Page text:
This is the third part of the series on the books I read. For the other two parts, check #1 and #2. It’s a list of the titles I’ve been reading over the past three months.
Approximately two years ago I started becoming interested in the strong connection between thought, the brain and the body. This is where personal development and motivational speaking meet with their scientific roots.
Dr. Joe Dispenza was the door opener for me with his title Evolve your Brain. Maxwell Maltz has written about many of these subjects approximately 40 years ago, even though he didn’t use the science that Dispenza puts in his books. Psycho-Cybernetics inspired me on writing a blog post on the topic of dys-inhibition and I really think that if you are persistent in applying the concepts from the book, you may get wherever you want and you may become whoever you want.
There’s no specific personality that you’re bound to for the rest of your life. If you are shaped in a certain way by the environment in which you live in and you want to become different, you can do it, but it takes effort. You can turn into a bold, very confident person from the shy and introverted person you are right now. And Maxwell Maltz adds up to the formula for achieving this.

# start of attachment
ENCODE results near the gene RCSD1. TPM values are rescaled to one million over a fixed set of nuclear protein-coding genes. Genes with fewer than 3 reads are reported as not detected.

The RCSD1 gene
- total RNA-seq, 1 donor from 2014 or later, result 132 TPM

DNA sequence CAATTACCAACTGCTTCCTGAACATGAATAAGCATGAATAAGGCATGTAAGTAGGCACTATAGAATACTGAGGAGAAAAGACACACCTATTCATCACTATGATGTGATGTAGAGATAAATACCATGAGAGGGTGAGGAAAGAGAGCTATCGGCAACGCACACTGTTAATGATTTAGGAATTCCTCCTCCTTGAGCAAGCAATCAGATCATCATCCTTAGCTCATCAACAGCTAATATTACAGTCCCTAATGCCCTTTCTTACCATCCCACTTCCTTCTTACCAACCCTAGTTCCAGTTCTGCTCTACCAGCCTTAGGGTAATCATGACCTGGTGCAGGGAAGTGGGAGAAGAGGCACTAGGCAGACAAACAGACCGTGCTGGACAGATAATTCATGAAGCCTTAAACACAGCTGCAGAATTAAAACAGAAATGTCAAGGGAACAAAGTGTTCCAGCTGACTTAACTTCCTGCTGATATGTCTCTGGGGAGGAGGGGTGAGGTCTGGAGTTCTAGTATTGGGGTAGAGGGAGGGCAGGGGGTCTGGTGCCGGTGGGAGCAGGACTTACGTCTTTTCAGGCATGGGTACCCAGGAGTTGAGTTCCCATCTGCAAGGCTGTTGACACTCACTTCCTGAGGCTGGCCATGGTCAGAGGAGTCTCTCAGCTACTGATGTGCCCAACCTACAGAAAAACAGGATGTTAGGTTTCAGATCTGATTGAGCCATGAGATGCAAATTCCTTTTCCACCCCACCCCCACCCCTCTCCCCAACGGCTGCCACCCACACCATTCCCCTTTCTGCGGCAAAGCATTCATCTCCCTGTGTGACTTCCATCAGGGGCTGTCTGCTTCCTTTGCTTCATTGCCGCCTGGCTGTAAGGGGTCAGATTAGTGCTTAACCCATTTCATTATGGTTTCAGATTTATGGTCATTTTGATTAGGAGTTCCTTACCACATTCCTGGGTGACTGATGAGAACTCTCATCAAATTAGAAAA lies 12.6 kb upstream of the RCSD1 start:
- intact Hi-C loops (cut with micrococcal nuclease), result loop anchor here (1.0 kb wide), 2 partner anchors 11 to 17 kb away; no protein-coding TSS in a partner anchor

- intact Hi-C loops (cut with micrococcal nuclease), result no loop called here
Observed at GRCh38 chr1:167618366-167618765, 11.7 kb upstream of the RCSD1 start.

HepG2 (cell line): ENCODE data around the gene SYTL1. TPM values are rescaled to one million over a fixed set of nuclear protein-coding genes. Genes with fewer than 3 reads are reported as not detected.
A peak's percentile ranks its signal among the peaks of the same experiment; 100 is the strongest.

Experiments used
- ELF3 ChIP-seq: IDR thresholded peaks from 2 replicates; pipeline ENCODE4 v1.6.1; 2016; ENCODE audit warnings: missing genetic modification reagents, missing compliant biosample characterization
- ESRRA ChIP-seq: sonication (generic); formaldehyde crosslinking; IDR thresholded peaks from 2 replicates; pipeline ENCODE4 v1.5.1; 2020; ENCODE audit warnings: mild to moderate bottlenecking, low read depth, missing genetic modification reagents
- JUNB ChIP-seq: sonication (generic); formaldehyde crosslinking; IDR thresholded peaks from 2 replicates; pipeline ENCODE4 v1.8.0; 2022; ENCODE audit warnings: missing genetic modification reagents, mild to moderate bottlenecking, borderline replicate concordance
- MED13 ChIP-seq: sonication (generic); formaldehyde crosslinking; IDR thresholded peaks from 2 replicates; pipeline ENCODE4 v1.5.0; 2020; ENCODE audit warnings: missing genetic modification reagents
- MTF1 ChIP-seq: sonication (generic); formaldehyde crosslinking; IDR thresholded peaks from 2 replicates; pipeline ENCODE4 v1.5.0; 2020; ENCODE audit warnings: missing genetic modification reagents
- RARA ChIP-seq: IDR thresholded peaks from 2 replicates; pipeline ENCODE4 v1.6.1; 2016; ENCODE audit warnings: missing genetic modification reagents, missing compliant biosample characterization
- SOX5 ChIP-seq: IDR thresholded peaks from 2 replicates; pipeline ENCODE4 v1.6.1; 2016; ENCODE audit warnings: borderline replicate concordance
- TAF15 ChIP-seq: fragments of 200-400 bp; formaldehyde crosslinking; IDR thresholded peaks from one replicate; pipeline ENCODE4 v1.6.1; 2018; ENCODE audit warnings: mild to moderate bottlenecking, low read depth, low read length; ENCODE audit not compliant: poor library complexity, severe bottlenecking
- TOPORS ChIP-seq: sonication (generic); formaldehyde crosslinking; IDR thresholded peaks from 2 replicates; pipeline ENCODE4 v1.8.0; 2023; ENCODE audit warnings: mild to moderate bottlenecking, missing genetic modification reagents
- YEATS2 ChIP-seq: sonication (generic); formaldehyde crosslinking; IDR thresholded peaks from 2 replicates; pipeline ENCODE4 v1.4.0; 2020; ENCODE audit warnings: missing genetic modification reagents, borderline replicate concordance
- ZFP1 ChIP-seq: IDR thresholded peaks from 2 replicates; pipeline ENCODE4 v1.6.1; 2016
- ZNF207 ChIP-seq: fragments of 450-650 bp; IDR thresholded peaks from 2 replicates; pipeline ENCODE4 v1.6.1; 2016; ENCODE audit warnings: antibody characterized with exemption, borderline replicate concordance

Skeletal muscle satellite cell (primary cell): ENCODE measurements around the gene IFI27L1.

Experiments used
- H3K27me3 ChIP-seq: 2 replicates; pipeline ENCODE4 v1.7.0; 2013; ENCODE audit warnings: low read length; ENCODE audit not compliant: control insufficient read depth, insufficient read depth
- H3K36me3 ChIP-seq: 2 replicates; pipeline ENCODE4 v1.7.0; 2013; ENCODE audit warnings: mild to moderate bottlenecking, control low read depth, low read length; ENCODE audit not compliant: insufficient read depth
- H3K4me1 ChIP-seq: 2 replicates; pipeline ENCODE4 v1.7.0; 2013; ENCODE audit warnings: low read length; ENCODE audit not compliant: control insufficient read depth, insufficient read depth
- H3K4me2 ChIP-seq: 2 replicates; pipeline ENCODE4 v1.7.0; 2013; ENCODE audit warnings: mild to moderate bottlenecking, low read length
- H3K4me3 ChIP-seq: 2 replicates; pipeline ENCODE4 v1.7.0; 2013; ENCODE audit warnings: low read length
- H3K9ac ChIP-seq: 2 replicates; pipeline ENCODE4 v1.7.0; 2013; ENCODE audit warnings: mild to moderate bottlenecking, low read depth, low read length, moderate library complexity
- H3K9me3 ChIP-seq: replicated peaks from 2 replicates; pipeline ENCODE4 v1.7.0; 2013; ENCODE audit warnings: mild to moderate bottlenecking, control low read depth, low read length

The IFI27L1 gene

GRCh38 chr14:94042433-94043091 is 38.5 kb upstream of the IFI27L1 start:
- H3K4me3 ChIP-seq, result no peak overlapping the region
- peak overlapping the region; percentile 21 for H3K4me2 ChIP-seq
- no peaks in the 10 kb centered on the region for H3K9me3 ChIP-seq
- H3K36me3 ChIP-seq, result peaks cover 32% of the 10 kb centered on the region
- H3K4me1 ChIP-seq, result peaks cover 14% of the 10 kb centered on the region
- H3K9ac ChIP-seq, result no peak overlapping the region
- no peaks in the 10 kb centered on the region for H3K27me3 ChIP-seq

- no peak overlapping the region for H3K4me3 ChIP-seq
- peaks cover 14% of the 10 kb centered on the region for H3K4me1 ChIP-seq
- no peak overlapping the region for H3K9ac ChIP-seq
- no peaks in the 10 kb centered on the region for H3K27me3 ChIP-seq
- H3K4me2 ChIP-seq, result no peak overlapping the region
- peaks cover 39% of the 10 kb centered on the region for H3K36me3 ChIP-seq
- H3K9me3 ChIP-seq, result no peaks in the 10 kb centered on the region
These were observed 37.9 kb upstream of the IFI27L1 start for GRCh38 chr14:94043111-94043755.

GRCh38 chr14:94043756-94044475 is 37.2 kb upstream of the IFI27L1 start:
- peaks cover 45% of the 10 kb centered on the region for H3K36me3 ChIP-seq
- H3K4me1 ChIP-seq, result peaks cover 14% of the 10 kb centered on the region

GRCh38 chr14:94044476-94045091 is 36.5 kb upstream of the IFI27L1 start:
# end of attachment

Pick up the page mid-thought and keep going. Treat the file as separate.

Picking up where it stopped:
This book goes hand in hand with the one from above. It focuses on the ability on programming your own mind. You may not realize this because every body is fed up with the clichés of “positive thinking”. Everybody knows that you have to be an optimist and you have to take consistent action and so and so.
That’s why many people ignore good advices and the usual “cheer-ups” that others give them when they have a problem. But when you go beyond the surface, far beyond, when you see the neural implications that positive thinking has on your body, when you see how it can totally alter your bio-chemistry, that’s when you start asking questions. It depends whether or not you wanna go there.
Personally, I started with the usual motivational books of Brian Tracy, Napoleon Hill, Dale Carnegie, Norman Vincent Peale and the entire crew. They are good, very good and they are written in a language that anyone can understand. But the science behind the psychology of success is somewhere else.
NLP is the bridge connecting self-growth and science. It’s like hacking into self-growth. And Steve Andreas lays down a good guide full of practical exercises that anyone can follow to reach it.